Continuing dry conditions in the western U.S. further fueled the wildfires in August. Though the fire activity lessened somewhat during August, as of the beginning of September (according to the National Interagency Fire Center), there were well over 6 million acres burned this year. The (ten-year) average number of acres burned by the same date is approximately 3.2 million acres. However for the first month this year, there were fewer cumulative seasonal acres burned than during the very intense wildfire season of 2000 (see table below).
Some of the contiguous states which have suffered the most acreage destroyed by wildfire include Arizona (nearly 650,000 acres), Colorado (~506,000 acres) and Oregon (~992,500 acres), all as of the end of August. While some of this year's fires were started by accident or arson, many were started by lightning, as was the case in Oregon's Sour Biscuit Fire which continued to burn through August. Most of the large fires in August occurred in Oregon, California, Colorado, Wyoming and Arizona. Further information on this year's fire season can be found at the National Interagency Fire Center's web-site.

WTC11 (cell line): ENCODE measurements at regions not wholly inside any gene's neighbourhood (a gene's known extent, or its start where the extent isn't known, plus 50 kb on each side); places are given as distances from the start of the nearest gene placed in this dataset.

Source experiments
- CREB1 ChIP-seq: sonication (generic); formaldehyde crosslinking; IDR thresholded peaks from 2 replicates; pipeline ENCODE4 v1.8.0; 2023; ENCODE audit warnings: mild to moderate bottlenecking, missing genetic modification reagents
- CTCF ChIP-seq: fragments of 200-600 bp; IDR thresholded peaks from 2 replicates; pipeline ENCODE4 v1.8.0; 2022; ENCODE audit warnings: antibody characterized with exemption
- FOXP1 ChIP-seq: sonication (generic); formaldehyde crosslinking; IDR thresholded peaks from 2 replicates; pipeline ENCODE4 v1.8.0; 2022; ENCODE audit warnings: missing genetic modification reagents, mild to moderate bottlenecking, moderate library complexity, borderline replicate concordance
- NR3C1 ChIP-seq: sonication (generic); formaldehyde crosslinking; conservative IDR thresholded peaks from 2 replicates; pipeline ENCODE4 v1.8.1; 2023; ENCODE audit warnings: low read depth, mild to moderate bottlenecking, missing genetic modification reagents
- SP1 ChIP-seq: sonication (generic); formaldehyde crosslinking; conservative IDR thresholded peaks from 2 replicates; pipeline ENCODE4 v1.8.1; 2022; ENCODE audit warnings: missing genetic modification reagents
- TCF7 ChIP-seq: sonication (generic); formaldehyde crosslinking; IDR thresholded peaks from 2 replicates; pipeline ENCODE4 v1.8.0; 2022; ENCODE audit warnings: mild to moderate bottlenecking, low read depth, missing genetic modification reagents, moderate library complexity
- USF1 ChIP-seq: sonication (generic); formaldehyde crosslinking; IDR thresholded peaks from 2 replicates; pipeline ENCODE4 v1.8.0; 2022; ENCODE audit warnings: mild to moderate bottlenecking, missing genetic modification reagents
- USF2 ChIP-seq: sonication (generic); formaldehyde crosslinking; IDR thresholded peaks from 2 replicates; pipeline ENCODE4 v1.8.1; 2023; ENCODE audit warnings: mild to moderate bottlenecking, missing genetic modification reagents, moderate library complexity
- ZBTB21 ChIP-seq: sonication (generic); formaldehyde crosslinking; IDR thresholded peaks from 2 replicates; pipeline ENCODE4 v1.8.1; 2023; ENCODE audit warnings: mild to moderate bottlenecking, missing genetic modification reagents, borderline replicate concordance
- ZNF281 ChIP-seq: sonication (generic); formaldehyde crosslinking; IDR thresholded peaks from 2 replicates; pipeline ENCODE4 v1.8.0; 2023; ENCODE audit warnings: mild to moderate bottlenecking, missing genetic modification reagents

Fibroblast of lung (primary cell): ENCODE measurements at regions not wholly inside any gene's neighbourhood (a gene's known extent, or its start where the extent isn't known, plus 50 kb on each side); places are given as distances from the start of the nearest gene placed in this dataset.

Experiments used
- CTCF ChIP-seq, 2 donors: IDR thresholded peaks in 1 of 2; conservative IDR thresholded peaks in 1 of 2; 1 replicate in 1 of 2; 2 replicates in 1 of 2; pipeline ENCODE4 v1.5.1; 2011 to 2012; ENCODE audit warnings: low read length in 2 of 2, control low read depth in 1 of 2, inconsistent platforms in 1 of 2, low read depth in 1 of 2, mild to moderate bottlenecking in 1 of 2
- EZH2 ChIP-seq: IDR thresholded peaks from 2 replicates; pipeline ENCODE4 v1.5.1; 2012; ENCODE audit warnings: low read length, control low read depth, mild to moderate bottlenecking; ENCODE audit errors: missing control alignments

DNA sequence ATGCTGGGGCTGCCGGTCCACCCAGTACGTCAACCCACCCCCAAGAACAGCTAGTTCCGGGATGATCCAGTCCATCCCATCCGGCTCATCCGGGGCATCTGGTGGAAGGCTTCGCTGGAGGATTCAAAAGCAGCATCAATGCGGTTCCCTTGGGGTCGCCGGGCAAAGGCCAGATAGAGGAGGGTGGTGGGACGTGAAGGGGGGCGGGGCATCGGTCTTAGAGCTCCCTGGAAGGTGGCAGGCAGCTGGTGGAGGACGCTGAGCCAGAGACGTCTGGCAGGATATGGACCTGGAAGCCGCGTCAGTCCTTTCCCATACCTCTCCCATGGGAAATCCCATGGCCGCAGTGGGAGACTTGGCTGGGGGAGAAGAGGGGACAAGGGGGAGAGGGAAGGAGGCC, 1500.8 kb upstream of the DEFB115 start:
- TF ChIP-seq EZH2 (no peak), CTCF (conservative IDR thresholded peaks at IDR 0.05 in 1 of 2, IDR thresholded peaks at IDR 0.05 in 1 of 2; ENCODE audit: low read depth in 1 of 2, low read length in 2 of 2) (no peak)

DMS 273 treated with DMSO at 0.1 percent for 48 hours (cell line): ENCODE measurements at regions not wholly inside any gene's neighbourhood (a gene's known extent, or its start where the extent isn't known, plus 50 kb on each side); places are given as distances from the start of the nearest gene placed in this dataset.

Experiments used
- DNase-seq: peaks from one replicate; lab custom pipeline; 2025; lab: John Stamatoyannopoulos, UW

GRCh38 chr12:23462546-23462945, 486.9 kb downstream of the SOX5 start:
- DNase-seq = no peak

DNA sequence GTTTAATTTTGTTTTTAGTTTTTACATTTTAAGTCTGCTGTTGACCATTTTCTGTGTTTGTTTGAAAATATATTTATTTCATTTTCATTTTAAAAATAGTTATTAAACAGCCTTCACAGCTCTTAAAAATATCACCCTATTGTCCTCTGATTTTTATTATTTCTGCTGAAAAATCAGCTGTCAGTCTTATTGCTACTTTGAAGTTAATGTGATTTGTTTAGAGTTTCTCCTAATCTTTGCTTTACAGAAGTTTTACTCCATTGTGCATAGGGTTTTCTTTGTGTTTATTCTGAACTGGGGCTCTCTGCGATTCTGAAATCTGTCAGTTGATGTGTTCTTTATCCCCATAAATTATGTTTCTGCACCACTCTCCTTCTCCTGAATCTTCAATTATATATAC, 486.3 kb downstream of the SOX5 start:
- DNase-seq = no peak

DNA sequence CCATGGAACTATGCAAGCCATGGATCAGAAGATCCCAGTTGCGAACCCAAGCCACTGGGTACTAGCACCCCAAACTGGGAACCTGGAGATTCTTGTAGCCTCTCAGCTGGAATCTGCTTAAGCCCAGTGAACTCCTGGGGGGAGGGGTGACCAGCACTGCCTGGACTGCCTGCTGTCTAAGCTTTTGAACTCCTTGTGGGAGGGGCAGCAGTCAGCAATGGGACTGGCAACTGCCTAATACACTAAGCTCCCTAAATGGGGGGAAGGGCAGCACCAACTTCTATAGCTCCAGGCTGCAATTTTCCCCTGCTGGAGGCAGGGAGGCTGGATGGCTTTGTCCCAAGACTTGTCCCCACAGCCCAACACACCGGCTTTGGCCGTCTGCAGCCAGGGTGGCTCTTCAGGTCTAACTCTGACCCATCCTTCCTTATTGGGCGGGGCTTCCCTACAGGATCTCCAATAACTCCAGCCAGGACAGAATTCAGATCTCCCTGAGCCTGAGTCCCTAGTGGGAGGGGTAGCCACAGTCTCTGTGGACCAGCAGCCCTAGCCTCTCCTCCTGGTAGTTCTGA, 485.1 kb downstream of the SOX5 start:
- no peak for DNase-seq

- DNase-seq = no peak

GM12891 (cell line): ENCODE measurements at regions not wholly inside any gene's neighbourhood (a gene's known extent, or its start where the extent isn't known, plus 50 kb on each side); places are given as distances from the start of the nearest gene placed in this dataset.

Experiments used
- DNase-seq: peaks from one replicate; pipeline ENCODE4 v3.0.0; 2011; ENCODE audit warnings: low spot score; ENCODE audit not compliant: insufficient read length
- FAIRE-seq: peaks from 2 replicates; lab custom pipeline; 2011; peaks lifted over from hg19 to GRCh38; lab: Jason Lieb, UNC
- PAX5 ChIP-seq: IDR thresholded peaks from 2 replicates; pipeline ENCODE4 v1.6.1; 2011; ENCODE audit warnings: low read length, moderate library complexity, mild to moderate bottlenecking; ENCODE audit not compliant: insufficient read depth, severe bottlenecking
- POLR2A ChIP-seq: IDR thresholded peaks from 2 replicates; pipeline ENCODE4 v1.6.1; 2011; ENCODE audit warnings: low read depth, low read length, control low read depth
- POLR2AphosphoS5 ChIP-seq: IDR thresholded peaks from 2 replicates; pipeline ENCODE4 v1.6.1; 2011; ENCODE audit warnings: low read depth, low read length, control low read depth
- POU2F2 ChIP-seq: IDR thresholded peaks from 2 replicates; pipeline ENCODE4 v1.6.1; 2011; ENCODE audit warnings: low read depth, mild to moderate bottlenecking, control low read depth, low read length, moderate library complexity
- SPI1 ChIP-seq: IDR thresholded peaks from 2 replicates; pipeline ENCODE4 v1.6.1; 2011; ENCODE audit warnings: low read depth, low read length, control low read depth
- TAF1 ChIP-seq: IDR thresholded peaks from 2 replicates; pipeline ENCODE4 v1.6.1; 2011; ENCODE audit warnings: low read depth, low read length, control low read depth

|By State||Approximate Number of Acres Burned, as of September 3, 2002|
|As of September 3||Nationwide Number of Fires||Nationwide Number of Acres Burned|
The graph to the right shows the fire scar chronology for the San Juan National Forest in the southern San Jaun Mountains of Colorado from 1686 through 1994. Scars have been collected at nine sites, and at each site numerous scarred trees were sampled. The top graph shows the number of sites each year that experienced fire, where at least one tree in the site exhibited fire scarring. The bottom graph shows the number of sites each year that experienced widespread fire, where at least 25% of the trees in a site exhibited fire scarring. The graphs indicate that fires are a natural part of the forest cycle in southern Colorado. The hiatus in fires circa 1750-1770 is likely climatically related, but the lack of fires during the 20th century is very likely due to fire suppression and changing land use management practices. (This data supplied by Dr. Henri D. Grissino-Mayer and based on research by him and colleagues William H. Romme, Lisa Floyd-Hanna, and David Hanna.)